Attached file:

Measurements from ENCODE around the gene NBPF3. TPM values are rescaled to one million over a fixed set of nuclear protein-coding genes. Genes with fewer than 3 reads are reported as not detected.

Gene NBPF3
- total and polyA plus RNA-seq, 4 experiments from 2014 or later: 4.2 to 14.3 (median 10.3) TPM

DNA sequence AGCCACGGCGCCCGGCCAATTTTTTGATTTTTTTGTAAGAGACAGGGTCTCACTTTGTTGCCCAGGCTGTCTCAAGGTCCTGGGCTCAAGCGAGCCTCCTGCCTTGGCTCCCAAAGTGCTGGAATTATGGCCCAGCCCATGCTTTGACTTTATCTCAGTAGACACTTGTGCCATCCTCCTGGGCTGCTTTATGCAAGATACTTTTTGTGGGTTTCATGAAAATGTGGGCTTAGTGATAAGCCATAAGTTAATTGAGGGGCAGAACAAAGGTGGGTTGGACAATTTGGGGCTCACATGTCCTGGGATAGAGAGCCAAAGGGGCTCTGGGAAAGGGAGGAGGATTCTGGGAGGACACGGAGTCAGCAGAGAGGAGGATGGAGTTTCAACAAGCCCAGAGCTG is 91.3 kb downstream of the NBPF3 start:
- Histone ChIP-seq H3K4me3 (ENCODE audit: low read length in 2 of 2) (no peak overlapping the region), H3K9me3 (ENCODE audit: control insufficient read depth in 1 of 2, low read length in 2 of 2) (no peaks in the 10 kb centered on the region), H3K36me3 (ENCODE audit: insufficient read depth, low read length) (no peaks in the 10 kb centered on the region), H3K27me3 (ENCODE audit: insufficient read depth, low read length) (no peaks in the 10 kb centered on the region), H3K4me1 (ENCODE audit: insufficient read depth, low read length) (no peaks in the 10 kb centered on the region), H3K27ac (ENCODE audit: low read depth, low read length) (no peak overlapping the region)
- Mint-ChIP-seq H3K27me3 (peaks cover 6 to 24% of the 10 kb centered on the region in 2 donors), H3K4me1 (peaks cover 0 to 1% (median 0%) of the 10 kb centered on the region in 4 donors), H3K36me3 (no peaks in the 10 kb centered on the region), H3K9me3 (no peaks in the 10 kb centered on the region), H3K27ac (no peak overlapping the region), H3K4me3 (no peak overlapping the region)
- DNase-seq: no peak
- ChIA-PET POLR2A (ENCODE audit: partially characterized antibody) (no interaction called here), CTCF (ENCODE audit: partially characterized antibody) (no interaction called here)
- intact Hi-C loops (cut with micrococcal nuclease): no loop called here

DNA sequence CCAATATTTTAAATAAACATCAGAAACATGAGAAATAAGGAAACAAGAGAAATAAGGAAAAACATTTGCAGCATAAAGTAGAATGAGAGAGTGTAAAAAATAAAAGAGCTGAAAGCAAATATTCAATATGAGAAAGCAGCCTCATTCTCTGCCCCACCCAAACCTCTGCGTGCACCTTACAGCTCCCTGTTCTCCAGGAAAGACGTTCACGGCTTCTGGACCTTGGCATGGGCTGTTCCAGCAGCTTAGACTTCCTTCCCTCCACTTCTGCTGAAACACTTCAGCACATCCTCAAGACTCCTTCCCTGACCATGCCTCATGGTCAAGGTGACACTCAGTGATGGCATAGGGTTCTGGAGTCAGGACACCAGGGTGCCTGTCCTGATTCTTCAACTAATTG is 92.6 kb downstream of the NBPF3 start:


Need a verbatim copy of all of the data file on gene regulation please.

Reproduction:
Measurements from ENCODE around the gene NBPF3. TPM values are rescaled to one million over a fixed set of nuclear protein-coding genes. Genes with fewer than 3 reads are reported as not detected.

Gene NBPF3
- total and polyA plus RNA-seq, 4 experiments from 2014 or later: 4.2 to 14.3 (median 10.3) TPM

DNA sequence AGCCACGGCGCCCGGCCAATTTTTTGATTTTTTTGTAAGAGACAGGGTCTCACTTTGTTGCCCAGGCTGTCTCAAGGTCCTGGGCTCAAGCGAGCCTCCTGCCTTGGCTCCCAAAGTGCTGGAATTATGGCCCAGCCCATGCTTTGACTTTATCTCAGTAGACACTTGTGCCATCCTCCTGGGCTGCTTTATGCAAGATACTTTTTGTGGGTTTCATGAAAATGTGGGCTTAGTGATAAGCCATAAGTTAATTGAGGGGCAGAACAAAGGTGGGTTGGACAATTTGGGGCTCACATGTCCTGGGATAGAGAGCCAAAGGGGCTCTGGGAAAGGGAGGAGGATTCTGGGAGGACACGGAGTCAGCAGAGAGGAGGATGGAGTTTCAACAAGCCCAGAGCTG is 91.3 kb downstream of the NBPF3 start:
- Histone ChIP-seq H3K4me3 (ENCODE audit: low read length in 2 of 2) (no peak overlapping the region), H3K9me3 (ENCODE audit: control insufficient read depth in 1 of 2, low read length in 2 of 2) (no peaks in the 10 kb centered on the region), H3K36me3 (ENCODE audit: insufficient read depth, low read length) (no peaks in the 10 kb centered on the region), H3K27me3 (ENCODE audit: insufficient read depth, low read length) (no peaks in the 10 kb centered on the region), H3K4me1 (ENCODE audit: insufficient read depth, low read length) (no peaks in the 10 kb centered on the region), H3K27ac (ENCODE audit: low read depth, low read length) (no peak overlapping the region)
- Mint-ChIP-seq H3K27me3 (peaks cover 6 to 24% of the 10 kb centered on the region in 2 donors), H3K4me1 (peaks cover 0 to 1% (median 0%) of the 10 kb centered on the region in 4 donors), H3K36me3 (no peaks in the 10 kb centered on the region), H3K9me3 (no peaks in the 10 kb centered on the region), H3K27ac (no peak overlapping the region), H3K4me3 (no peak overlapping the region)
- DNase-seq: no peak
- ChIA-PET POLR2A (ENCODE audit: partially characterized antibody) (no interaction called here), CTCF (ENCODE audit: partially characterized antibody) (no interaction called here)
- intact Hi-C loops (cut with micrococcal nuclease): no loop called here

DNA sequence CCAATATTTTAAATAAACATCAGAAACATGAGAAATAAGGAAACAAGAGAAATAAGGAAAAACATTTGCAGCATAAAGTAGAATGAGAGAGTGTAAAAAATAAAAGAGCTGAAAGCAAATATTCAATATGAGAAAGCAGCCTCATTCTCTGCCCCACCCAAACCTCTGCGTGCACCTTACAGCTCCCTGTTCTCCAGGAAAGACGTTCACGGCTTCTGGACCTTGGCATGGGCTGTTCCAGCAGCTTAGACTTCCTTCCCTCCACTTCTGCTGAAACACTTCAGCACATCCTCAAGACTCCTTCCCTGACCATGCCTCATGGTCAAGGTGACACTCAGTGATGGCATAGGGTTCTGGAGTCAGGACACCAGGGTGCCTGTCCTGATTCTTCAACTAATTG is 92.6 kb downstream of the NBPF3 start: